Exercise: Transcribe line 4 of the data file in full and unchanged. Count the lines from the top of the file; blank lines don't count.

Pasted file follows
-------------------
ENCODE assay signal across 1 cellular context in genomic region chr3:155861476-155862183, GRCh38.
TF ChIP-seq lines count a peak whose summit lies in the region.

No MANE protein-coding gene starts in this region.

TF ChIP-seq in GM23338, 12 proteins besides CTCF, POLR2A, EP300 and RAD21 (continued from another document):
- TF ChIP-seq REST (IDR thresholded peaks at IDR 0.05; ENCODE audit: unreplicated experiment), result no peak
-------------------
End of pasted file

TF ChIP-seq in GM23338, 12 proteins besides CTCF, POLR2A, EP300 and RAD21 (continued from another document):